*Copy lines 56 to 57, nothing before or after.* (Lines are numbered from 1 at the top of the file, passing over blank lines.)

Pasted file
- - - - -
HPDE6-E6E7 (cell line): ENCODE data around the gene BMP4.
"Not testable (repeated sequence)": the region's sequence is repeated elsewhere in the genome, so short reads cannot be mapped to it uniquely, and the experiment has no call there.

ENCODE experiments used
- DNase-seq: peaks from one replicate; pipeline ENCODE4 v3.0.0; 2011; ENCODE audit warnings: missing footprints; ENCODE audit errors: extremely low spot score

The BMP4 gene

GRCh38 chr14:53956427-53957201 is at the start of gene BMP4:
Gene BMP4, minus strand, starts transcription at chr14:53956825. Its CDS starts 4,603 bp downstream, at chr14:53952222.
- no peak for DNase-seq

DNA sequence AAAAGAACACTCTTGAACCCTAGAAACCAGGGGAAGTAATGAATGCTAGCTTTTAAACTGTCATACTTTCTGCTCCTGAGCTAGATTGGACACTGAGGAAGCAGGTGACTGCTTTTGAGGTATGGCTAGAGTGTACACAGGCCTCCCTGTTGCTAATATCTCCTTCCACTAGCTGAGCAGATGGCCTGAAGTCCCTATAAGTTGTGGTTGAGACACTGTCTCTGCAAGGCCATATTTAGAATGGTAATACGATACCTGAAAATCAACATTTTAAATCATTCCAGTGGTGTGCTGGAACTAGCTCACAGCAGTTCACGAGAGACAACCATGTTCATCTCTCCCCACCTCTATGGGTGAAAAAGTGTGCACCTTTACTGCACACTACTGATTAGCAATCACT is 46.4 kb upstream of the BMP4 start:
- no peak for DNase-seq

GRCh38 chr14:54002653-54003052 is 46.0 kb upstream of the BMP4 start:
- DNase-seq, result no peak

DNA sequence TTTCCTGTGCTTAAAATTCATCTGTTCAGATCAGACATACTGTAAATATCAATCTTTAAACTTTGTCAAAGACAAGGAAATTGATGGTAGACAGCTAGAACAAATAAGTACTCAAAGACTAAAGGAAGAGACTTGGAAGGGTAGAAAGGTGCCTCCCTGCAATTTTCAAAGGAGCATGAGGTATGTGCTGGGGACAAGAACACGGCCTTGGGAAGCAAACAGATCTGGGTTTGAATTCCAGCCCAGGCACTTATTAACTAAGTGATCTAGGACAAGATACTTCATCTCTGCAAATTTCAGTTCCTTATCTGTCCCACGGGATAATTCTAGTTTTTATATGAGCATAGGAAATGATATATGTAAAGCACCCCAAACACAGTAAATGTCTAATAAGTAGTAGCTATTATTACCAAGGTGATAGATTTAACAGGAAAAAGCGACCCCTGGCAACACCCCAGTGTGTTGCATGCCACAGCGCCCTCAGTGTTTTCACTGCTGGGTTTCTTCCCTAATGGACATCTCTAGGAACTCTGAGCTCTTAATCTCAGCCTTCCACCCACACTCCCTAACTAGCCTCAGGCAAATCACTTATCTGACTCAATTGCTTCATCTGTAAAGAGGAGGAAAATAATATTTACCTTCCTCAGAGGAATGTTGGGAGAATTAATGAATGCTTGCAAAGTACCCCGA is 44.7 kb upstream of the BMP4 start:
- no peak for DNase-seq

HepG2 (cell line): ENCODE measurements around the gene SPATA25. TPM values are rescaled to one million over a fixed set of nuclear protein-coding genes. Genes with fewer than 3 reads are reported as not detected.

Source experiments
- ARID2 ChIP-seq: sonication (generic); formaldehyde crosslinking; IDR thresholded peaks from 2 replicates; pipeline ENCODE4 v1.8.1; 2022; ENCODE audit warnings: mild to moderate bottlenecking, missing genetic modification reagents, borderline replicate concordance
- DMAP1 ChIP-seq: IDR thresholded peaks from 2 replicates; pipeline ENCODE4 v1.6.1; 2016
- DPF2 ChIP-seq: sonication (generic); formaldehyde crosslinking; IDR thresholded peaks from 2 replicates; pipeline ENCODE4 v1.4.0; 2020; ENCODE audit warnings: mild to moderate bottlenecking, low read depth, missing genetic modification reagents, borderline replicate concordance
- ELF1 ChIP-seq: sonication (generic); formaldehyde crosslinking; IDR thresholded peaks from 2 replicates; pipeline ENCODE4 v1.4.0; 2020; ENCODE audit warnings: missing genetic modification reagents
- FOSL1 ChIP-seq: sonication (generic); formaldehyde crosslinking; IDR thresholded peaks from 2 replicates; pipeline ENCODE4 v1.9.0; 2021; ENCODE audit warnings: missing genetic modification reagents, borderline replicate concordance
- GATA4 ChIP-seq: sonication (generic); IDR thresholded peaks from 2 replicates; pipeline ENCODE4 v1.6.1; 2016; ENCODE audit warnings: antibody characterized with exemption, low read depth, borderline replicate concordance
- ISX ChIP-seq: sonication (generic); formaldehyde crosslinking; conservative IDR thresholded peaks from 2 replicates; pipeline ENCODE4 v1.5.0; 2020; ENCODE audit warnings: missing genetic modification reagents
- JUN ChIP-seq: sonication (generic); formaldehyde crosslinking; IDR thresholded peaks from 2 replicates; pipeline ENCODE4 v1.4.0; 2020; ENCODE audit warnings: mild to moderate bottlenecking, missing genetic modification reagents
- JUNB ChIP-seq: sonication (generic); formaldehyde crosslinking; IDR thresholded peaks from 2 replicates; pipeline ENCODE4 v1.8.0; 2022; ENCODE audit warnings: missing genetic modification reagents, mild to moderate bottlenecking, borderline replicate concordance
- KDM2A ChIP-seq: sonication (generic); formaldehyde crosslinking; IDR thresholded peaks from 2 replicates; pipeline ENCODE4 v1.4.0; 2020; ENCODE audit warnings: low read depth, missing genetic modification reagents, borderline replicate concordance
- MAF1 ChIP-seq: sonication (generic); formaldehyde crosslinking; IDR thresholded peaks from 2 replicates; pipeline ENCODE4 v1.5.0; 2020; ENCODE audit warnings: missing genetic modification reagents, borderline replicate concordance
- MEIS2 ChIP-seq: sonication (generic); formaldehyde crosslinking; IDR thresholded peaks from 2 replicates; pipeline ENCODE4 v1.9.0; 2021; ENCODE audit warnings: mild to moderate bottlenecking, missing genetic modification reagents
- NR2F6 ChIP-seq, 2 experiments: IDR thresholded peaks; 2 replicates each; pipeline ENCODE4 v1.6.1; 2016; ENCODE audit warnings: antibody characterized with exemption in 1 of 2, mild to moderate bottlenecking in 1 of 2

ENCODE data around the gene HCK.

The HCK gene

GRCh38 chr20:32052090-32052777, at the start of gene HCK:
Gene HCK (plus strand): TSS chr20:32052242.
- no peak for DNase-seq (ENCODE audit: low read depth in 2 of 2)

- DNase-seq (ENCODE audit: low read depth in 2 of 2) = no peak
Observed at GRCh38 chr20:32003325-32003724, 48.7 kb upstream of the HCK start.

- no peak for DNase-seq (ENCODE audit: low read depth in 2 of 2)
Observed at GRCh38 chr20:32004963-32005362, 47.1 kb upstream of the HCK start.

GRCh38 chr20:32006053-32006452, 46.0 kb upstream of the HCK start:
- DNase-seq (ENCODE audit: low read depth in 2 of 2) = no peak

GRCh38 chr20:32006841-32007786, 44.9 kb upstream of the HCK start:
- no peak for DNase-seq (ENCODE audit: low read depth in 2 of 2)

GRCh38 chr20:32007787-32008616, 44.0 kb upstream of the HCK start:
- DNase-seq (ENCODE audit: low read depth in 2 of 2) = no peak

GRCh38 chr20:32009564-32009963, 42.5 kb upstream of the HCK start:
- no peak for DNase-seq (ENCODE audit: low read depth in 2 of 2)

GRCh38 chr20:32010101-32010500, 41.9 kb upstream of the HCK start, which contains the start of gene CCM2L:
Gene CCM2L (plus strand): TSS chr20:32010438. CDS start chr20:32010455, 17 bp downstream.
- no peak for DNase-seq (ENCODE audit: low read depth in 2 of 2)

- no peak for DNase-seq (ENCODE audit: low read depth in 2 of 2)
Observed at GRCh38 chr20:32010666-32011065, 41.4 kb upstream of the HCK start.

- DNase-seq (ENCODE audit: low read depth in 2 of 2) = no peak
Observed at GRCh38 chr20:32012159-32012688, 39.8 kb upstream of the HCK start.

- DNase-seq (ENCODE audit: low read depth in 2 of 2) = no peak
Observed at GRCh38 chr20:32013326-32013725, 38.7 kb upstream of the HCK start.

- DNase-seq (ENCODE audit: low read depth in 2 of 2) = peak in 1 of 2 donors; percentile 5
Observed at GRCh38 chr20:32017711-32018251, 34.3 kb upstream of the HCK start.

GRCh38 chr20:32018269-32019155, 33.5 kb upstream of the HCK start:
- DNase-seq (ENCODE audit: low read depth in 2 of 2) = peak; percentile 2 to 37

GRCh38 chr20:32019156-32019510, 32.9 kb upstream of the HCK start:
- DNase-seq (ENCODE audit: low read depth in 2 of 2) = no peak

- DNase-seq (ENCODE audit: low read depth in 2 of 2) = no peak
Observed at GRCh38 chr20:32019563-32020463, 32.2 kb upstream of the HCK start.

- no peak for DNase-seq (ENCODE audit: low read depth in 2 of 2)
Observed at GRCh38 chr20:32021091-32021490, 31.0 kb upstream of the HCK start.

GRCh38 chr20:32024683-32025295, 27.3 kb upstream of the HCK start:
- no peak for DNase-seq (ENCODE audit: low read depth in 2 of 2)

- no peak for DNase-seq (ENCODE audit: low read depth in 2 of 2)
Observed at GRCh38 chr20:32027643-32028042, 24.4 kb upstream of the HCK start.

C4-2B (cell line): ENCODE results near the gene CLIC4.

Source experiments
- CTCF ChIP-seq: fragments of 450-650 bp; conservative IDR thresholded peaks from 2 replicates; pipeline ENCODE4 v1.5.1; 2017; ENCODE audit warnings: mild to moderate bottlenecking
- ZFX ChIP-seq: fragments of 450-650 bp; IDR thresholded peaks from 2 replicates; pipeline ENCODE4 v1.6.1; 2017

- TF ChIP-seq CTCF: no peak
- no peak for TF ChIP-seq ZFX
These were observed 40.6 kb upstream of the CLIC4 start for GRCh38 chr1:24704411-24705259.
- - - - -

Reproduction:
- DNase-seq (ENCODE audit: low read depth in 2 of 2) = peak in 1 of 2 donors; percentile 5
Observed at GRCh38 chr20:32017711-32018251, 34.3 kb upstream of the HCK start.